In the presentation A smart debugging strategy for billion-gate SOCs, Samsung present a solution to a common problem we have in verification. When a simulation fails, we need the waveform to debug. On one hand, takes time to rerun the simulation and dump all the waveform. On the other hand, it takes up disk space and slow the simulation down if we start dumping all the waveform in all simulation runs. An approach to solve this problem is save check points in the simulation, then rerun the simulation and dump the waveform from the closest check point to where the simulation fails. We attempted to implement a home grown solution using ncsim’s native save/reload function, but save/reload function has been very buggy and very inefficient in term of snapshot size. The presentation introduces a tool from System Centroid called SSi-1 to automate the flow. It worth to evaluate SSi-1 to see how well it solves the problem of dumping waveform in re-simulation. The only concern is System Centroid is a Korean company and most information in its website is written in Korean.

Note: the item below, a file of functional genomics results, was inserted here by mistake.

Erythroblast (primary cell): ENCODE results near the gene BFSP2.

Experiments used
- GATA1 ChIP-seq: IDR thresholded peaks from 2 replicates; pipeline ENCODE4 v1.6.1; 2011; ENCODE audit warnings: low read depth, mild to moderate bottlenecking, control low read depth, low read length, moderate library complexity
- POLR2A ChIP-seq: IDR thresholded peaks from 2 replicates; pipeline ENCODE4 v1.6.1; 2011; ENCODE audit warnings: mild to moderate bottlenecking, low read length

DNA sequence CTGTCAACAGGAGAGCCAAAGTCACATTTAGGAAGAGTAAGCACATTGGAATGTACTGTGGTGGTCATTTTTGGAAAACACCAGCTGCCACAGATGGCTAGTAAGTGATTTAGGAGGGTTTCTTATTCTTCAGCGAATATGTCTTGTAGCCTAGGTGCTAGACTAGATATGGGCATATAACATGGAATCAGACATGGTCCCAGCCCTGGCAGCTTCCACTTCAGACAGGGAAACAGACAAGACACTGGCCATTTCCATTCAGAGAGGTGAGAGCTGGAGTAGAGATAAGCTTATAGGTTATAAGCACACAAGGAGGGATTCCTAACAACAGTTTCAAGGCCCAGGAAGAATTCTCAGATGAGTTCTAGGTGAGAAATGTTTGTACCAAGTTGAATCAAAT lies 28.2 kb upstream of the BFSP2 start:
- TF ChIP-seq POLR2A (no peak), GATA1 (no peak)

In the presentation Bug hunting methodology using semi-formal verification techniques, ST Microelectronics introduce a way to combine the formal verification with simulation. The idea is invoke the formal engine in pre-defined search point during the simulation to limit the scope of formal search space. The formal engine can be triggered when a certain RTL condition is met, on interval, on FSM or on coverage.

What Input Language is the best choice for High-Level Synthesis (HLS)?
This is the most heated debate session in DAC. The panel invited speakers from Cadence, Mentor, Synfora, Bluespec, Forte and AutoESL for this show down on their HLS methodology. In this a three way debate, the languages of choices are C/C++, System C and System Verilog. All the speakers are biased one way or another because they are representing their company which invested millions of dollar in a certain language, so they really advocate their choice of language is better than others.